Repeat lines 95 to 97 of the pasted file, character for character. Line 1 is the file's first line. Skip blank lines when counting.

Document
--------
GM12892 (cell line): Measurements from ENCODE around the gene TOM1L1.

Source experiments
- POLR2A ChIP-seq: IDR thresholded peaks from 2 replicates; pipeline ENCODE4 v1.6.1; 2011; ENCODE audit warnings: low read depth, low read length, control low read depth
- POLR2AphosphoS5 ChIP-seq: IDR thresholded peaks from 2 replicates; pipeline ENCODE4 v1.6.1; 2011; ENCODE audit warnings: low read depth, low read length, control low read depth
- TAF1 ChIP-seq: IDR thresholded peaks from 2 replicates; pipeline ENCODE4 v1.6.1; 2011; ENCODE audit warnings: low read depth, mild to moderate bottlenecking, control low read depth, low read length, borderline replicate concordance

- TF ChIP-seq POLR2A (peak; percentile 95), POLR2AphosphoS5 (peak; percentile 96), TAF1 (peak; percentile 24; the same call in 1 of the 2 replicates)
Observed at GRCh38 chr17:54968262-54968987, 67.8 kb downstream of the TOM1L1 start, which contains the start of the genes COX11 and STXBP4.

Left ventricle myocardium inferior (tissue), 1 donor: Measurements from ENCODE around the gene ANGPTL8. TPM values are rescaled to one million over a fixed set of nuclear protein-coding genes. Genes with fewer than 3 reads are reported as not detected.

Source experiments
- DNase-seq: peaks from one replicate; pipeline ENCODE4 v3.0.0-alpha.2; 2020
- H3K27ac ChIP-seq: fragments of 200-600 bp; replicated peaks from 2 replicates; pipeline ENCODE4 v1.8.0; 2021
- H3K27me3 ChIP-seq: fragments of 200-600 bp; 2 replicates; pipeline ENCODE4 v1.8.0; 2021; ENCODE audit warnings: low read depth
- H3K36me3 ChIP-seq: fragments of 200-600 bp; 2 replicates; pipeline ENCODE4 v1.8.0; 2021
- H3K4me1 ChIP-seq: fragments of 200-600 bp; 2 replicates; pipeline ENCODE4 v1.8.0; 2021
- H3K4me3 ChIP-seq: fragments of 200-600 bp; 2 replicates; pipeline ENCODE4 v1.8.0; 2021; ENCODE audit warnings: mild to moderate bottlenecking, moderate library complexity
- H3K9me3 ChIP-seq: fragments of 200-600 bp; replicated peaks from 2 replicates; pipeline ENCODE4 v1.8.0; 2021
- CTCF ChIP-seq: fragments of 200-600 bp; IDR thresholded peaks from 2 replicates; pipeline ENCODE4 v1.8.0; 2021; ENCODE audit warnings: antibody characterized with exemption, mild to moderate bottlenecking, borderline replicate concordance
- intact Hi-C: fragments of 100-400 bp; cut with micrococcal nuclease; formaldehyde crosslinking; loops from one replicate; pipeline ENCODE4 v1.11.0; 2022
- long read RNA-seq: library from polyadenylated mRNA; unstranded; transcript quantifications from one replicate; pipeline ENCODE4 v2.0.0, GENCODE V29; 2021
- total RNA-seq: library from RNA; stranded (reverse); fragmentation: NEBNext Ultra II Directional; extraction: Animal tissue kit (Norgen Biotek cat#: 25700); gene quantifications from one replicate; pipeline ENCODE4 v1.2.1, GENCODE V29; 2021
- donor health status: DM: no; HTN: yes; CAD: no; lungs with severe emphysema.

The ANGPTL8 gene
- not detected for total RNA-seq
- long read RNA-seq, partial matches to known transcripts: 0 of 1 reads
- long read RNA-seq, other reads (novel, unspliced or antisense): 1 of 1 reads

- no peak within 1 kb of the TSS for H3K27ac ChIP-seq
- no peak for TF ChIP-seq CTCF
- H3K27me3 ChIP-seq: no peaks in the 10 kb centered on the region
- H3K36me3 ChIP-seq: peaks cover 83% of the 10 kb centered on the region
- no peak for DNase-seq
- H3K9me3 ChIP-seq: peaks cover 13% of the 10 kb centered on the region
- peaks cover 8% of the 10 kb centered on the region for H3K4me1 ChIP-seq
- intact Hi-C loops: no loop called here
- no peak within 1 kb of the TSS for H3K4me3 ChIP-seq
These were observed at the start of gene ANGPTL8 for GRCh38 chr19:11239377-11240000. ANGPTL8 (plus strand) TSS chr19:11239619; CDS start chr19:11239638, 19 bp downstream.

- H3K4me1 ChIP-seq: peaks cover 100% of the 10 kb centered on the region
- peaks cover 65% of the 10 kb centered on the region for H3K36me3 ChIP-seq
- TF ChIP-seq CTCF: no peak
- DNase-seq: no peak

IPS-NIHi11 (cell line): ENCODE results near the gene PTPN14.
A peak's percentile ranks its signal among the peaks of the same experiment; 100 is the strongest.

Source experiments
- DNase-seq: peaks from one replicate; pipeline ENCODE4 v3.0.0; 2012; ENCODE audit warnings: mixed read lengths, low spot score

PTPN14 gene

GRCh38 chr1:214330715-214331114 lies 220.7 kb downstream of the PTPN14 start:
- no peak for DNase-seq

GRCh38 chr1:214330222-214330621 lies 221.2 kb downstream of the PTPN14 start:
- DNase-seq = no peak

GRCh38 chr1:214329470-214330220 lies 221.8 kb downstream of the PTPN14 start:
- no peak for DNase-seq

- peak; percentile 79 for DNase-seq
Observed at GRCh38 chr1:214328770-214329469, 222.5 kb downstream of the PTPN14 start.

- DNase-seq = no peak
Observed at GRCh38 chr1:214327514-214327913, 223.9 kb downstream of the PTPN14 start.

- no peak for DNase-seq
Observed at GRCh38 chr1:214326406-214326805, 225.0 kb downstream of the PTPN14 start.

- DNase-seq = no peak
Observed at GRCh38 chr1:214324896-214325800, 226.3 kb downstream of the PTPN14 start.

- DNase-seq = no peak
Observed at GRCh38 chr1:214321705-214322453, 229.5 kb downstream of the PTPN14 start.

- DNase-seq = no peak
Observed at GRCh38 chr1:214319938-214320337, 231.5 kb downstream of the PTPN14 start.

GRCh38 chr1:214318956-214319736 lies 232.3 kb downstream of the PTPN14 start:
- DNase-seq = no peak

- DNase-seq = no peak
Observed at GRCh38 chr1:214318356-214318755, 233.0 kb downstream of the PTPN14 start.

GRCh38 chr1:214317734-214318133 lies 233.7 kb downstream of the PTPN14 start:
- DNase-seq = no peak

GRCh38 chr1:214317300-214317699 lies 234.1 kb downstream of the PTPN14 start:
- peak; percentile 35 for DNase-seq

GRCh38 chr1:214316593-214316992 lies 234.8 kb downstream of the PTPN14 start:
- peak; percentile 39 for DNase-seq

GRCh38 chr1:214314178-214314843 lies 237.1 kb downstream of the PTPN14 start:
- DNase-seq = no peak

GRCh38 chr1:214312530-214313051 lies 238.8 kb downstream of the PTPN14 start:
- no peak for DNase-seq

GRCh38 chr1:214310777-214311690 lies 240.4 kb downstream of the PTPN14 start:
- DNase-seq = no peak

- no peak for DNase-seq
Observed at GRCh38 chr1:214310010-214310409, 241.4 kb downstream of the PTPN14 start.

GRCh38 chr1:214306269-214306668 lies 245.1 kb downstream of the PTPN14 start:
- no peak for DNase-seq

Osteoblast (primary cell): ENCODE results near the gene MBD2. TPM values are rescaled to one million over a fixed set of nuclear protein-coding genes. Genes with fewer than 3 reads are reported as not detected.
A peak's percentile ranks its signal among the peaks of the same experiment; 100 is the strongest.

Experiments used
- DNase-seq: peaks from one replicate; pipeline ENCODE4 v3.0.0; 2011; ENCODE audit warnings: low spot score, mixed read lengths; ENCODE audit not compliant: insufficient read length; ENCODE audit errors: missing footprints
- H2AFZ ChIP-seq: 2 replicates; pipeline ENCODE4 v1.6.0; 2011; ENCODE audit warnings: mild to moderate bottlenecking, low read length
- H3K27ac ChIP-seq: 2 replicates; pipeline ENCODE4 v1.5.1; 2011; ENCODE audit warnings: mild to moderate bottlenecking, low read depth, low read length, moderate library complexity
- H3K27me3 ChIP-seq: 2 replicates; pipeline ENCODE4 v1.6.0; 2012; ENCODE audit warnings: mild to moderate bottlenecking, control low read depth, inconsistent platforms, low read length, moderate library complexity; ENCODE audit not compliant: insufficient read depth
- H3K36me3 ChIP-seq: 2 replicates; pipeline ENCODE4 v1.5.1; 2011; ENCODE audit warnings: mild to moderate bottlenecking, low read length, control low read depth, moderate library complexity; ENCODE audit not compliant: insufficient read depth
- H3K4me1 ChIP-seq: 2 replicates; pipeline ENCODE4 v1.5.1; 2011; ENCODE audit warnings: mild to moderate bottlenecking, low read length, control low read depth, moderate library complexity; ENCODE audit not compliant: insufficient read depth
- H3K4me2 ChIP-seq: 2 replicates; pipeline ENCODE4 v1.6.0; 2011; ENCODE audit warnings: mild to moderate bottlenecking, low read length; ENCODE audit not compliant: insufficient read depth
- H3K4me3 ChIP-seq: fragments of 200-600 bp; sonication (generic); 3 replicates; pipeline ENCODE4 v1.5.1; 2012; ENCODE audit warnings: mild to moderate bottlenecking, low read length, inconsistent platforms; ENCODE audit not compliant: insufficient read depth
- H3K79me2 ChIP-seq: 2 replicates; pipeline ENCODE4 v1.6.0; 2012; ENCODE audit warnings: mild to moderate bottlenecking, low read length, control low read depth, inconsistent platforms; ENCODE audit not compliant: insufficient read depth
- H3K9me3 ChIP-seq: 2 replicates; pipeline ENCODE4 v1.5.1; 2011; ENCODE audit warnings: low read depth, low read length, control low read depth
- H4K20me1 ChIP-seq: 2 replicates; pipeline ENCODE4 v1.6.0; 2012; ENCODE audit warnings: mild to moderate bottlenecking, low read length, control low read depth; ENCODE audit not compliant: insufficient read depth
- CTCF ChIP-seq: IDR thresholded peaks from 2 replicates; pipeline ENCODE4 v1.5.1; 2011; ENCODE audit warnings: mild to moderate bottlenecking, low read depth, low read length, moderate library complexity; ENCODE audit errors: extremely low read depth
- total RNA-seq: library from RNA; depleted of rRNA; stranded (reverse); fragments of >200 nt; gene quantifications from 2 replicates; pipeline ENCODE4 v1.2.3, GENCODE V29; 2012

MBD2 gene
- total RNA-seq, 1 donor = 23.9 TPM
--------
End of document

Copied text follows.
- H3K9me3 ChIP-seq: 2 replicates; pipeline ENCODE4 v1.5.1; 2011; ENCODE audit warnings: low read depth, low read length, control low read depth
- H4K20me1 ChIP-seq: 2 replicates; pipeline ENCODE4 v1.6.0; 2012; ENCODE audit warnings: mild to moderate bottlenecking, low read length, control low read depth; ENCODE audit not compliant: insufficient read depth
- CTCF ChIP-seq: IDR thresholded peaks from 2 replicates; pipeline ENCODE4 v1.5.1; 2011; ENCODE audit warnings: mild to moderate bottlenecking, low read depth, low read length, moderate library complexity; ENCODE audit errors: extremely low read depth